Fitness: Not Just a Young Person’s GamePosted: Apr 23 in Lifestyle by Staff
Unlike the taste of a fine Chianti, athletic performance is not something that gets better with age. Though each of us ages differently, time has a way of slowing us down both mentally and physically, making the positive impacts of anti-aging treatments of great benefit to many.
But there are other supplemental strategies that can also help you retain the fitness of youth. Though the old adage may claim that time makes fools of us all, you don’t have to give in to the idea that it’s impossible to stay fit over 40—it’s not. Making healthy lifestyle choices like eating well and exercising intelligently can help you prolong your athletic ability and beat the clock by staying healthy your entire life.
The Physical Benefits of Youth
Take a look at a selection of Olympic athletes and you’ll likely notice one attribute they share: the majority of them are in their 20s and some are even younger than that. Though sports like equestrian, sailing and shooting may be possible for older athletes, most of the physically-demanding events are dominated by those who haven’t yet spent three decades on Earth.
This is because regardless of sport, the march of time has a serious effect on compromising our motor function, balance, muscle strength and endurance. Physical performance at an elite level typically peaks at age 35 and declines slowly until age 50, when it tends to rapidly worsen. Years can often reveal themselves in injuries or muscle imbalances, putting a damper on the workout efforts of many as they advance in age.
Turning Back the Clock
The decline of physical ability may be inevitable, but this doesn’t mean that all fitness has to fade. Take Dana Torres for example, who became the oldest swimmer to ever compete in the Olympics when she made the 2008 Beijing team at age 41—and she won three silver medals.
You may be quick to dismiss examples like Dana as the exception rather than the rule, but this is a mistake. Though we often look at Olympians as super humans with physical abilities beyond that of us normal folks, this may become a self-fulfilling prophecy that prevents us from reaching what we’re capable of.
With enough dedication and care, you too can stay fit as you age. Rather than time making fools of us, a more accurate adage of aging may be “if you don’t use it, you lose it.” To keep your physical abilities regardless of age, try implementing some of these tips.
- Lift weights. Muscle means strength, but this amounts to more than just picking up heavy objects. The more muscle you have, the stronger your overall body composition will be. Your bone density will increase to fight off the troubling bone-related injuries that many aging people may be familiar with, while strength and resistance training can also do wonders for your metabolism. Try beginning with three days a week of full-body strength training, focusing on major muscle groups in the chest, back, shoulders, arms, abs and legs. A good starting point may be three sets of eight to 12 reps, but if this makes you feel excessively sore or exhausted you may want to decrease the weight or frequency of your sessions.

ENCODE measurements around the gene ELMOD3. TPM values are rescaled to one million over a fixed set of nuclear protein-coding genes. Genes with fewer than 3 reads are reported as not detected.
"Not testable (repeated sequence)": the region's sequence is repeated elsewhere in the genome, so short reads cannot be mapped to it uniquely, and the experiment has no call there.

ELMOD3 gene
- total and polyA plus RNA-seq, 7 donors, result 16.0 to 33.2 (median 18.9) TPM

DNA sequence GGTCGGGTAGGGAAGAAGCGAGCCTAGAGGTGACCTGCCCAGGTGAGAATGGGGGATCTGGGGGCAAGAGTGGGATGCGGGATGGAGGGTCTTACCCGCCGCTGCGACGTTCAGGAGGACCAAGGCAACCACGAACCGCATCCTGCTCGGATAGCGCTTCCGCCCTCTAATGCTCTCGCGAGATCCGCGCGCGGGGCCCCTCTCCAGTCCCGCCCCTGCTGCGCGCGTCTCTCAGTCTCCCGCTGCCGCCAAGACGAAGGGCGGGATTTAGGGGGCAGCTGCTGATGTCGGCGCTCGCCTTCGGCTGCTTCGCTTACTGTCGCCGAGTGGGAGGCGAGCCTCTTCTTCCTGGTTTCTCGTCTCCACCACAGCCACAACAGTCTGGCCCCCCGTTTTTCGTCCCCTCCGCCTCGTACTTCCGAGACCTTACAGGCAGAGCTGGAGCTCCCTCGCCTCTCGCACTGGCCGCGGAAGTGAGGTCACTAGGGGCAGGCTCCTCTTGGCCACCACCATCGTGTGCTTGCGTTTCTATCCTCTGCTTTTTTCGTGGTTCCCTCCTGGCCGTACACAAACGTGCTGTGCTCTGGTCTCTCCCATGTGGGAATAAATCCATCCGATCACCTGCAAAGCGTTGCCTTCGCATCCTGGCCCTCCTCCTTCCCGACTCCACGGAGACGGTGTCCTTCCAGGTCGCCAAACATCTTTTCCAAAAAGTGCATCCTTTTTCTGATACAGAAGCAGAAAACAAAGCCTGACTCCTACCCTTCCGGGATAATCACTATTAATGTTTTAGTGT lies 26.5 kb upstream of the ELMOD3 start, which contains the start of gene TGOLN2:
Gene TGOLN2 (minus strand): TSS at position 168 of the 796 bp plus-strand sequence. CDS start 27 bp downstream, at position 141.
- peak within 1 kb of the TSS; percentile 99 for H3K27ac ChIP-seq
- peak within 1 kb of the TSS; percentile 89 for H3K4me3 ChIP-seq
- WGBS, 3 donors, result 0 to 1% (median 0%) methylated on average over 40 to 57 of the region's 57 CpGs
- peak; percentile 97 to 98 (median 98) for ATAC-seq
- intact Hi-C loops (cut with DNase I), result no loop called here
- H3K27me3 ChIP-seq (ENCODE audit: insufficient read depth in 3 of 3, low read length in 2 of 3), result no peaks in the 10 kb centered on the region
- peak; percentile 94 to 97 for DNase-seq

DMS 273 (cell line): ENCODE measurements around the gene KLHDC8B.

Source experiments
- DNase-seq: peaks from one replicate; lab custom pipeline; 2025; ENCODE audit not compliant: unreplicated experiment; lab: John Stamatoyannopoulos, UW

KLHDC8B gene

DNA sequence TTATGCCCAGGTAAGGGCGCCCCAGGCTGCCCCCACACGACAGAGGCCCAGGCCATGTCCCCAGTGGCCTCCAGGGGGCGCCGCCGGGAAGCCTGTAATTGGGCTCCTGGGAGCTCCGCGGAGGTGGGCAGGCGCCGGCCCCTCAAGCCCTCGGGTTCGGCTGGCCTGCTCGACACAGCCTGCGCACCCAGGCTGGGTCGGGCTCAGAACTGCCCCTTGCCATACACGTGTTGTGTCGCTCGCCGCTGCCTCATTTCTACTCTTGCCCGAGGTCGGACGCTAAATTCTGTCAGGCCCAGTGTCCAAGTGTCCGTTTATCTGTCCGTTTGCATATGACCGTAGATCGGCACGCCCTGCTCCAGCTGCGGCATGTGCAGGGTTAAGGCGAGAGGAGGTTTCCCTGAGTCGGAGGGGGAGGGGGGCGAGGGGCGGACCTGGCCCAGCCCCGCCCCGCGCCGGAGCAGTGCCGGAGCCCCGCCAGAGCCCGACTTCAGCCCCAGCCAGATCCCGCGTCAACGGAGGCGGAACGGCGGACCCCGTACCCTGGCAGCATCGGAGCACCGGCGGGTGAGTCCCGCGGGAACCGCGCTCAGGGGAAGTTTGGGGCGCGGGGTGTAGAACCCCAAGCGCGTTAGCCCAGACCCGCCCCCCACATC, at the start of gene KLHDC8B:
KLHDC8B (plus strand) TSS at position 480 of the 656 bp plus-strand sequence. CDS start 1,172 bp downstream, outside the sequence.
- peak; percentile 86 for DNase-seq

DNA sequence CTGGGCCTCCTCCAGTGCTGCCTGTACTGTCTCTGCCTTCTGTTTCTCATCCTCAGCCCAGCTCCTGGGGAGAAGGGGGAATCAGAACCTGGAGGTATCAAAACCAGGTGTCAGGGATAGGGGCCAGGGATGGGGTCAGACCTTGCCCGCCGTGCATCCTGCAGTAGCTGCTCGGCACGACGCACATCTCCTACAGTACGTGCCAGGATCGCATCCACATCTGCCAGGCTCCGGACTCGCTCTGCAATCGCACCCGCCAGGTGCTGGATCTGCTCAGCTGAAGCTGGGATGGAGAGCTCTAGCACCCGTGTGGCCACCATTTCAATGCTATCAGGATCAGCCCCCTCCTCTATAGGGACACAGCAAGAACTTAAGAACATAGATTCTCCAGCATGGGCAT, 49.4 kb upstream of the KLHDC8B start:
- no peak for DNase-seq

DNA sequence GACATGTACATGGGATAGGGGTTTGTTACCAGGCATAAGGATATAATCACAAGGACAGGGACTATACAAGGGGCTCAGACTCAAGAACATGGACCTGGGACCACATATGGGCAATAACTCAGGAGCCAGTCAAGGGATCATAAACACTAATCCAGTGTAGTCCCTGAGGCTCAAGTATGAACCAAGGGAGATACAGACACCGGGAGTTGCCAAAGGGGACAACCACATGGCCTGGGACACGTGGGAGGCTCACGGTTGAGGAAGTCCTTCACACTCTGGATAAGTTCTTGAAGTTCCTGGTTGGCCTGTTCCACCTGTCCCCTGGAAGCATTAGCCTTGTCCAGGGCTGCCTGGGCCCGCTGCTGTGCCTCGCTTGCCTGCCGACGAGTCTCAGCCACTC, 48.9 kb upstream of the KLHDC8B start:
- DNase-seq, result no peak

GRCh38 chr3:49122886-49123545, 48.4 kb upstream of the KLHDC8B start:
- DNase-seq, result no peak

- Stay loose. Tight muscles and a reduced range of motion can often spell disaster for aging athletes, creating a common source of injury and loss of balance. Because of this, retaining your flexibility is one of the most important factors in keeping yourself physically fit. Try incorporating dynamic stretches into your workout, which improve your flexibility while also warming you up for more athletic activities. You can also incorporate foam rolling exercises or massage to improve your flexibility.
- Eat right. Nutrition is a huge factor in any athlete’s performance, but may be most important for aging athletes. Keeping your energy levels high and your recovery times short will take a careful balance of proteins, carbohydrates and nutritious fruits and veggies. Age and lots of exercise can also come with nutritional deficiencies, so it’s important to make sure you’re getting plenty of all essential nutrients. Deficiencies in vitamin B12, vitamin D, calcium and folate are especially common, so talk to your doctor about the possibility of taking supplements to keep as healthy as possible.
Age may slow us down, but it doesn’t have to bring your fitness to a standstill. With anti-aging treatments and careful dedication to a healthy lifestyle, you too can stay fit and strong as you age.